Edward P. "Ned" Grace III began his working career at a Connecticut country club as a caddy and 12-year-old dishwasher. "My mother said, 'You never did the dishes at home.' " He moved up in the field as he grew up -- to busboy, grill operator and other jobs, including working for a restaurant owner who had a home in Aspen, Colo. As a skier, Grace was motivated by the prospect of a Colorado home.
Grace eventually founded The Capital Grille restaurants and Bugaboo Creek Steak House chain, based in Providence, R.I., and sold them in 1996 to LongHorn Steakhouse, now Rare Hospitality International. That year, he moved to Florida and in 1999 started a venture capital fund, raising $20 million. The fund has holdings in Florida software, wireless, cultured diamond and radiometer companies. A separate fund he started, Grace Restaurant Partners, owns a stake in Not Your Average Joe's, a Massachusetts restaurant chain considering an expansion into Florida.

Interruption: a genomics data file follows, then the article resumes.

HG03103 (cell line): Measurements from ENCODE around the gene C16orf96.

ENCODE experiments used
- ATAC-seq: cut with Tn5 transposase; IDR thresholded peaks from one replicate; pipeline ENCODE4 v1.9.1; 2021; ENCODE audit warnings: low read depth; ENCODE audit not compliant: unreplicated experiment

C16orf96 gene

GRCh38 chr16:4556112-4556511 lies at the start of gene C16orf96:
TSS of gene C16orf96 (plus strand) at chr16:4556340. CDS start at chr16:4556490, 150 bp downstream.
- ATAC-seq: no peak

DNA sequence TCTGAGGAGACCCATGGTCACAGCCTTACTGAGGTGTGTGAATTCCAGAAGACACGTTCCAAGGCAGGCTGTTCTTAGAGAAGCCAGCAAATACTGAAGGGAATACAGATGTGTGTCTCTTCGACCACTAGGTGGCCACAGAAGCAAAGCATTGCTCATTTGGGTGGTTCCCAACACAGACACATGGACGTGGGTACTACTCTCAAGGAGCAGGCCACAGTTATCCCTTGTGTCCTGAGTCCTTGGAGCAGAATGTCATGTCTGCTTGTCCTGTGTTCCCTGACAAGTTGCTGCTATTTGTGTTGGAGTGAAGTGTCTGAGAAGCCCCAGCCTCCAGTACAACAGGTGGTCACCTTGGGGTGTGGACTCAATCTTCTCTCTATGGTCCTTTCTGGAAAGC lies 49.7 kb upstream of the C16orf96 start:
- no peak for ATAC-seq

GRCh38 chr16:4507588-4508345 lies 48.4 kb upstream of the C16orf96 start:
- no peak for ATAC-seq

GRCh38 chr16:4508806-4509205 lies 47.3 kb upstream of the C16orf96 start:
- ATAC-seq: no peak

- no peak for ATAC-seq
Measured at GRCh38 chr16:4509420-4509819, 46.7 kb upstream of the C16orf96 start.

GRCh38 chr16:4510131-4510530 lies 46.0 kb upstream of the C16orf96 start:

Venture capitalists at present are focused on companies with a "very clear, and I stress very clear, path" to being cash-flow positive, Grace says. "Without that, they are very allergic to new enterprises." Grace, 55, who got his second home in Colorado, likes good bets, too, but feels that as a business founder, he has a viewpoint distinct from many of his VC peers. "I've been there, starting from a dishwasher to building a $100-million public company."
Kim Ciccarelli Kantor
Ciccarelli Advisory Services
At the Ciccarelli home near Buffalo, N.Y., father Frank would ask a child who wanted to buy a bike, "Have you done your homework?" What was the price of the bike? If the child saved longer, might not a horse or a car be possible instead? Thus Frank Ciccarelli instructed his seven children in responsibility, recalls middle child Kim Ciccarelli Kantor.
Financial planner Frank Ciccarelli, who had his own firm and moved to Florida after retiring in his 40s, wound up creating a second generation of financial planners.
Kantor, based in Naples, and her brother, Raymond, based in Rochester, N.Y., began in the business in 1983 and founded Ciccarelli Advisory Services. The firm in 2004 won Florida's Family Small Business of the Year Award. That year, it also made Barron's "America's 100 Top Brokers" list based on performance. The firm has $700 million in assets under management.